@RudyVelthuis: Good point. I updated the answer. –  Remy Lebeau Jul 23 '14 at 21:32

NOTE: Read the accepted answer by GJ as it contains a Pascal implementation that beats the crap out of my version (I seem to confuse the compiler by using ABSOLUTE to overcome the signature problem GJ's implementation has, which is one of the reasons why I didn't use it as the Pascal version, but even when recoded to match the signature and using explicit type casts within the routine, it was still much faster than my Pascal version, and on par with the optimized assembler version, so as stated in my own reply and all the others, use a Pascal implementation when possible, unless it is a time-critical routine called a gazillion times, and an actual benchmark shows that the ASM version is significantly faster - which (in my defense) my benchmark did show.

{$IFDEF MSWINDOWS }
PROCEDURE ExecuteAsm(Tab,Buf : POINTER ; Len : DWORD); ASSEMBLER; Register;
  //      32-bit     EAX EDX             ECX
  //      64-bit     RCX RDX             R8
  ASM
    {$IFDEF CPUX64 }
        XCHG    R8,RCX
        JECXZ   @OUT
        XOR     RAX,RAX
    @LOOP:
        MOV     AL,[RDX]
        MOV     AL,[R8+RAX]
        MOV     [RDX],AL
        INC     RDX
        DEC     ECX
        JNZ     @LOOP
        // LOOP @LOOP
    {$ELSE }
        JECXZ   @OUT
        PUSH    EBX
        XCHG    EAX,EBX
        XOR     EAX,EAX
    @LOOP:
        MOV     AL,[EDX+ECX-1]
        MOV     AL,[EBX+EAX]
        MOV     [EDX+ECX-1],AL
        DEC     ECX
        JNZ     @LOOP
        // LOOP @LOOP
        POP     EBX
    {$ENDIF }
    @OUT:
  END;
{$ELSE }
PROCEDURE ExecuteAsm(Tab,Buf : POINTER ; Len : DWORD);
  VAR
    TabP    : PByte ABSOLUTE Tab;
    BufP    : PByte ABSOLUTE Buf;
    I       : Cardinal;

  BEGIN
    FOR I:=1 TO Len DO BEGIN
      BufP^:=TabP[BufP^];
      INC(BufP)
    END
  END;
{$ENDIF }

This should be a valid substitution for all currently supported compilers and platforms. While I agree that it might be better to use the pure Pascal version, it does lead to some horrendous assembly code with lots of unnecessary reloading of registers (at least in 32-bit), so the pure assembly version is definitely faster.

However, unless you run it like a gazillion times, you probably won't notice it in actual use, and the pure Pascal routine will most likely perform adequately. However, only you can determine if the speed improvement is necessary.

Anyway, here are the timings for executing the PROCEDURE 100.000 times on a 256 byte array (using XE5):

32-bit ASM: 47 ms
64-bit ASM: 47 ms
32-bit PAS: 63 ms
64-bit PAS: 78 ms

and the timings for running it 10.000.000 times in RELEASE configuration:

32-bit ASM: 5281 ms
64-bit ASM: 5281 ms
32-bit PAS: 7765 ms
64-bit PAS: 10031 ms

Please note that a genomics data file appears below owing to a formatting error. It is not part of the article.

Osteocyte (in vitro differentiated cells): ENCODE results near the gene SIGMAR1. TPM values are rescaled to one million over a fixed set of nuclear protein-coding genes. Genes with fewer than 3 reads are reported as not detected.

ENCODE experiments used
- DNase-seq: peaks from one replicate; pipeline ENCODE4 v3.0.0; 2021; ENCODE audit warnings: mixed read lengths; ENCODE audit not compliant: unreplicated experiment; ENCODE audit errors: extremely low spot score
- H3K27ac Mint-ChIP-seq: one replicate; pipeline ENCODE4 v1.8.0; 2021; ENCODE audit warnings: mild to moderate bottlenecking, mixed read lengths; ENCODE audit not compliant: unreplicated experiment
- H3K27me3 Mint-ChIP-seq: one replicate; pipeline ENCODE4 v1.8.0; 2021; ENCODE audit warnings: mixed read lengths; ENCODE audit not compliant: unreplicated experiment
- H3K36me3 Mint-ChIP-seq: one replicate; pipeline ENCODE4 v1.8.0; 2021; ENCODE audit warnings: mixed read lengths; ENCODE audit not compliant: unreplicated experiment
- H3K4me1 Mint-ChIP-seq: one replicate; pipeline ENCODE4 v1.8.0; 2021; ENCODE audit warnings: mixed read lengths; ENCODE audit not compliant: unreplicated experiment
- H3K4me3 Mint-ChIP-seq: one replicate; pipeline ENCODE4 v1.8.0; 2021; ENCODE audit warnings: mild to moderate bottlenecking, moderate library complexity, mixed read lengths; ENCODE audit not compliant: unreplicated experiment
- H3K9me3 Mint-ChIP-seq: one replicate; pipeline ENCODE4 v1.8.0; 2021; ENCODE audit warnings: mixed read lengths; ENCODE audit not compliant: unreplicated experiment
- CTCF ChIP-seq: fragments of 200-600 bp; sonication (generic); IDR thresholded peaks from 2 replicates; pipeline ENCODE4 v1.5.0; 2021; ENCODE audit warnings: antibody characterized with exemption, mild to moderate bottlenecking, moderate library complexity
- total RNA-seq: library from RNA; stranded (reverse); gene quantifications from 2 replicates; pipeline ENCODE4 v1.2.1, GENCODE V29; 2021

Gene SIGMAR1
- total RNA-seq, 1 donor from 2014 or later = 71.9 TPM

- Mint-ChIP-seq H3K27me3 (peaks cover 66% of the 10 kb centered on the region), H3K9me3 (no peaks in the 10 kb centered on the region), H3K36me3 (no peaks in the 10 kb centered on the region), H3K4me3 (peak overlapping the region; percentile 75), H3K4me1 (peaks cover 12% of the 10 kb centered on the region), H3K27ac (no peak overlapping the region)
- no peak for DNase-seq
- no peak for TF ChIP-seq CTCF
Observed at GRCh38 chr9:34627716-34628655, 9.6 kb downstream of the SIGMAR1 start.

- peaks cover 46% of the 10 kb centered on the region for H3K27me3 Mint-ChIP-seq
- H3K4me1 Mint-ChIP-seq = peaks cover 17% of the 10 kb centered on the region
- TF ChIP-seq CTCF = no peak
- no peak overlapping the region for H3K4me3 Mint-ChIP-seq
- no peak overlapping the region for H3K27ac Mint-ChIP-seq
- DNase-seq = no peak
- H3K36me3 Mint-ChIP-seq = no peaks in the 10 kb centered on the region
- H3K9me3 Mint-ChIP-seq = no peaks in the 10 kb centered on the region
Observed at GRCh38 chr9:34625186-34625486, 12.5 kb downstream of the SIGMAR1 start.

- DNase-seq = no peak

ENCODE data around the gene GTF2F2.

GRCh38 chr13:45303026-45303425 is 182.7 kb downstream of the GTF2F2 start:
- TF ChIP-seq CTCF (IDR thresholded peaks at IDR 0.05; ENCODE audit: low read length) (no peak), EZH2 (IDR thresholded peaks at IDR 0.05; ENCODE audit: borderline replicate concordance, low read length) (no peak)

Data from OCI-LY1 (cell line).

Still, however, the ASM version beats out the Pascal version in all cases...

And the hand-optimized assembly version performed even better:

32-bit ASM: 1906 ms
64-bit ASM: 1859 ms
32-bit PAS: 7781 ms
64-bit PAS: 10015 ms

And with 10.000 times 25.600 bytes instead:

32-bit ASM: 218 ms
64-bit ASM: 172 ms
32-bit PAS: 734 ms
64-bit PAS: 937 ms

In ALL cases, my ASM routine beats the crap out of the compiler's. I simply can't reproduce your timings... What code and compiler did you use?

The actual code that computes the time is as follows (for the 10.000 times 25.600 bytes):

T:=GetTickCount;
FOR I:=1 TO 10000 DO ExecuteAsm(TAB,BUF,25600);
T:=GetTickCount-T;
share|improve this answer
2  
You did not publish the benchmark. You just published the code under test. You do need to publish the code that generates those times. Because I for one cannot reproduce the results that you claim. –  David Heffernan Jul 24 '14 at 8:44
1  
OK, I see it now, your Pascal function is no good. Your use of absolute seems to be the problem. That is certainly interesting news to learn. Try using the code from GJ's answer, say. –  David Heffernan Jul 24 '14 at 8:49
1  
GJ's code is invalid - it has a modified parameter list. While this may be acceptable in the particular instance, it is not a valid routine for timing comparisons. Anyway - even if I changed his code to match the proper signature, the Pascal version performed on par with the ASM version (couldn't reproduce your 60% faster, though, at least not with my optimized assembler version). –  HeartWare Jul 24 '14 at 9:03
1  
You should consider the absolute keyword deprecated. Most of the time nowadays, it is possible to write code clearer without using it. –  LU RD Jul 24 '14 at 9:11
2  
If you must use the original Pointer parameter list fine. Just cast inside the function. The code emitted by the compiler is identical. Your asm code is really very much slower than the Pascal code. I cannot understand why you persist with the belief that the asm code in your answer can keep up with the code produced by the compiler from Pascal source. It cannot. –  David Heffernan Jul 24 '14 at 9:26

Absolutely not sure that it will work correctly but it compiles successfully:

procedure ExecuteAsm(Tab, Buf: Pointer; Len: DWORD);
asm
     mov   rbx, Tab
     mov   ecx, Len
     mov   rdx, Buf
@1:  mov   al,  [rdx]
     xlat
     mov   [rdx], al
     inc   rdx
     dec   ecx
     jnz @1
end;

Is it the correct answer?

share|improve this answer
    
Be advised though, if this does solve your issue, you will presumably want to add conditionals to encapsulate both 32bit and 64bit code –  Jerry Dodge Jul 23 '14 at 20:15
    
Thanks, Jerry, already done it. –  Altaveron Jul 23 '14 at 20:18
    
FWIW, mov rdx,Buf is unnecessary, as RDX already contains Buf. I generally avoid parameter names and do: MOV RBX,RCX; MOV ECX,R8D;, etc. This shows me that I won't overwrite registers containing parameters and it shows me when instructions are unnecessary. –  Rudy Velthuis Jul 23 '14 at 21:30
1  
@PhiS: Sure, but XLAT relies on RBX as table base. So the xlat would have to be coded as XOR RAX,RAX; ... MOV AL,BYTE PTR [RDX]; MOV AL,[R9+RAX];, etc. –  Rudy Velthuis Jul 23 '14 at 21:46
1  
Asking "Is this the correct answer?" means that what you've posted isn't an answer, but a question. Please don't post anything in the area titled "Your Answer" that isn't intended to be an actual answer to the question. If you're not sure, it's not. –  Ken White Jul 23 '14 at 21:51